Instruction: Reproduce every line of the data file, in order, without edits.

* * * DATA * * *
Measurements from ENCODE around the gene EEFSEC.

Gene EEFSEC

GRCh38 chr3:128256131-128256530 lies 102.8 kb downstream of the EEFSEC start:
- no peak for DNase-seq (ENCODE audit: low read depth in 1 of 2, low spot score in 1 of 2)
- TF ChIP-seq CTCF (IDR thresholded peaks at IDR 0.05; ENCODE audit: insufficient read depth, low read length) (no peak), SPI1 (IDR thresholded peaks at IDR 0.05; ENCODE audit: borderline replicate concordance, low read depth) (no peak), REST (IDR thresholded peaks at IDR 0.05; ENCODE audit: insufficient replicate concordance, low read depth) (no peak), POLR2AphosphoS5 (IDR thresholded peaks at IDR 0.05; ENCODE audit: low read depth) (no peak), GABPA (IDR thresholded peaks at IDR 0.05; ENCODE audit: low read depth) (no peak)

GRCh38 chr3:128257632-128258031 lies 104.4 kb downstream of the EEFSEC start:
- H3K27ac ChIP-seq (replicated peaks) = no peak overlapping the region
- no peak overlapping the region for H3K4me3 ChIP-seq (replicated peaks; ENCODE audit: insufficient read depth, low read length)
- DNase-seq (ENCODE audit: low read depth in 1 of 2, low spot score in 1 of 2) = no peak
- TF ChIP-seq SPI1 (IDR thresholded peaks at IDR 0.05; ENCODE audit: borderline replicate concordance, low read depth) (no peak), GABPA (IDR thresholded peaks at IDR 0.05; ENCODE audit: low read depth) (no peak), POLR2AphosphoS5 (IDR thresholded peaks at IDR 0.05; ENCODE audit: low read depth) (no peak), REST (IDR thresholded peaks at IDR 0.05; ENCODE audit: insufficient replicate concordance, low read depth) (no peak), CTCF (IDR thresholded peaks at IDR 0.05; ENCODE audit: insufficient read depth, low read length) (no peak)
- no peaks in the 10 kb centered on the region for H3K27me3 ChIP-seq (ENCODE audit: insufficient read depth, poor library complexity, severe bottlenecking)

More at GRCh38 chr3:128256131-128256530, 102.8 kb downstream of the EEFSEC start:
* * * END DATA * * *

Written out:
Measurements from ENCODE around the gene EEFSEC.

Gene EEFSEC

GRCh38 chr3:128256131-128256530 lies 102.8 kb downstream of the EEFSEC start:
- no peak for DNase-seq (ENCODE audit: low read depth in 1 of 2, low spot score in 1 of 2)
- TF ChIP-seq CTCF (IDR thresholded peaks at IDR 0.05; ENCODE audit: insufficient read depth, low read length) (no peak), SPI1 (IDR thresholded peaks at IDR 0.05; ENCODE audit: borderline replicate concordance, low read depth) (no peak), REST (IDR thresholded peaks at IDR 0.05; ENCODE audit: insufficient replicate concordance, low read depth) (no peak), POLR2AphosphoS5 (IDR thresholded peaks at IDR 0.05; ENCODE audit: low read depth) (no peak), GABPA (IDR thresholded peaks at IDR 0.05; ENCODE audit: low read depth) (no peak)

GRCh38 chr3:128257632-128258031 lies 104.4 kb downstream of the EEFSEC start:
- H3K27ac ChIP-seq (replicated peaks) = no peak overlapping the region
- no peak overlapping the region for H3K4me3 ChIP-seq (replicated peaks; ENCODE audit: insufficient read depth, low read length)
- DNase-seq (ENCODE audit: low read depth in 1 of 2, low spot score in 1 of 2) = no peak
- TF ChIP-seq SPI1 (IDR thresholded peaks at IDR 0.05; ENCODE audit: borderline replicate concordance, low read depth) (no peak), GABPA (IDR thresholded peaks at IDR 0.05; ENCODE audit: low read depth) (no peak), POLR2AphosphoS5 (IDR thresholded peaks at IDR 0.05; ENCODE audit: low read depth) (no peak), REST (IDR thresholded peaks at IDR 0.05; ENCODE audit: insufficient replicate concordance, low read depth) (no peak), CTCF (IDR thresholded peaks at IDR 0.05; ENCODE audit: insufficient read depth, low read length) (no peak)
- no peaks in the 10 kb centered on the region for H3K27me3 ChIP-seq (ENCODE audit: insufficient read depth, poor library complexity, severe bottlenecking)

More at GRCh38 chr3:128256131-128256530, 102.8 kb downstream of the EEFSEC start: